Thousands of refugees and migrants cross into Austria after the Hungarian authorities give up on trying to seal its borders.
In a surprise move, the Hungarian government laid on buses for thousands of people wanting to travel to Austria. For days Hungary had blocked people from boarding trains leaving for Western Europe.
Over 4,000 exhausted migrants arrived in Austria overnight wrapped in blankets and sleeping bags. Many carried small, sleeping children and were welcomed with food and water by Austrian aid workers.
“We’re happy. We’ll go to Germany,” said a Syrian man who gave his name as Mohammed. Another, who declined to be named, said: “Hungary should be fired from the European Union. Such bad treatment.”
Germany said it expected to receive up to 10,000 people on Saturday. Austria expected many more arrivals during the course of the weekend. Austria said it had agreed with Germany that it would allow the migrants access, waiving asylum rules that require them to register in the first EU state they reach.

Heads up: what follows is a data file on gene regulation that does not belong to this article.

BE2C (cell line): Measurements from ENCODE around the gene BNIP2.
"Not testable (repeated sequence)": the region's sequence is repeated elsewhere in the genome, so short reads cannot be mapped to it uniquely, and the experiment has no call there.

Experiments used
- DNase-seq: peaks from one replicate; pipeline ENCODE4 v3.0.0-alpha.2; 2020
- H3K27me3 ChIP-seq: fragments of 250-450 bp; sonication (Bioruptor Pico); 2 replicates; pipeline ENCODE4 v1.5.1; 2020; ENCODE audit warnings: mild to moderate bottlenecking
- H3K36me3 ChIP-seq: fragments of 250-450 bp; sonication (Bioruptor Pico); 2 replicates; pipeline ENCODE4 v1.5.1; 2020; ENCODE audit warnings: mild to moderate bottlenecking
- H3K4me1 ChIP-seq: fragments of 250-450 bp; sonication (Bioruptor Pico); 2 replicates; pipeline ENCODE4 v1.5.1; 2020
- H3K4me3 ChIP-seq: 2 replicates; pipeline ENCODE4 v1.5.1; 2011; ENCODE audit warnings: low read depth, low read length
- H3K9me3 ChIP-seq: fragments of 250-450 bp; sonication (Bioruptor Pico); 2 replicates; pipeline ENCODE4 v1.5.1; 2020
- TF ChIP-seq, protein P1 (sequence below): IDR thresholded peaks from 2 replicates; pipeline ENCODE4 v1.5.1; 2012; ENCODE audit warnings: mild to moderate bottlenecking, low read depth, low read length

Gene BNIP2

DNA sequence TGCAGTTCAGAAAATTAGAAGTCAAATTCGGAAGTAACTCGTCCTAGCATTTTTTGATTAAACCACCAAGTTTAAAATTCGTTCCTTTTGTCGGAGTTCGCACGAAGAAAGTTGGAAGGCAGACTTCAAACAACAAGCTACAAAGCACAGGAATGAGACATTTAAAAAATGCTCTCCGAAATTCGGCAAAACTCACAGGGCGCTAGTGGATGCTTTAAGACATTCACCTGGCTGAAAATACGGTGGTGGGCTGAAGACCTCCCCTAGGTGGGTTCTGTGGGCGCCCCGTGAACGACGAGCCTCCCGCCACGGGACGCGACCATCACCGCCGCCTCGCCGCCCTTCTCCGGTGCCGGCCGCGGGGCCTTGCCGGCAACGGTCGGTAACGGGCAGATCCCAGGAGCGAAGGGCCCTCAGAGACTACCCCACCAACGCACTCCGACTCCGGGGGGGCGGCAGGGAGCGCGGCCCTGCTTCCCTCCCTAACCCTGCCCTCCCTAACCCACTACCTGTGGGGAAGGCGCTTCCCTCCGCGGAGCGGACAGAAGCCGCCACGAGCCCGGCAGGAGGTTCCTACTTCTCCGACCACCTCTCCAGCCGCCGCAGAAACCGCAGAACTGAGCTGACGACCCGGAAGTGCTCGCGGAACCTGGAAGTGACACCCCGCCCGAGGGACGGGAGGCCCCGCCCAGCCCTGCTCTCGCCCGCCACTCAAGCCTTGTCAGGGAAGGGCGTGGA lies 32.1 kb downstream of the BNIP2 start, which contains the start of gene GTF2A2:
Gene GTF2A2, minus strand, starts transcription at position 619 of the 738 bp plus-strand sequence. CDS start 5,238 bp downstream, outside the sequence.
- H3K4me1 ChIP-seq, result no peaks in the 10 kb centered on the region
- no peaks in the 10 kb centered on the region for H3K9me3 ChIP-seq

On Friday, thousands of frustrated refugees and migrants set off on foot towards Austria and Germany. Hours later, vehicles were sent to pick up people who had decided to walk along a motorway towards the Austrian border.
Buses also picked people up from Budapest’s Keleti railway station, where thousands had been camped for days.
The majority of the refugees arriving in Austria are fleeing war-torn Syria. More than 350,000 refugees and migrants have reached the borders of the Europe Union this year.
In recent weeks, many have arrived in Hungary after travelling from Greece through Balkan countries. Thousands continue to arrive in Southern Europe after crossing the Mediterranean Sea, usually in rickety boats. Over 2,000 have died at sea so far this year, including 30-40 on Friday who were reported drowned off Libya’s coast.
A record 50,000 hit Greek shores in July alone and were ferried from islands unable to cope to the mainland by a government already floundering in financial crisis and keen to dispatch them promptly north into Macedonia, when they then enter Serbia and then Hungary.
Hungary said on Saturday it had recorded some 165,000 entering so far this year. Countless others may have crossed its borders without registering.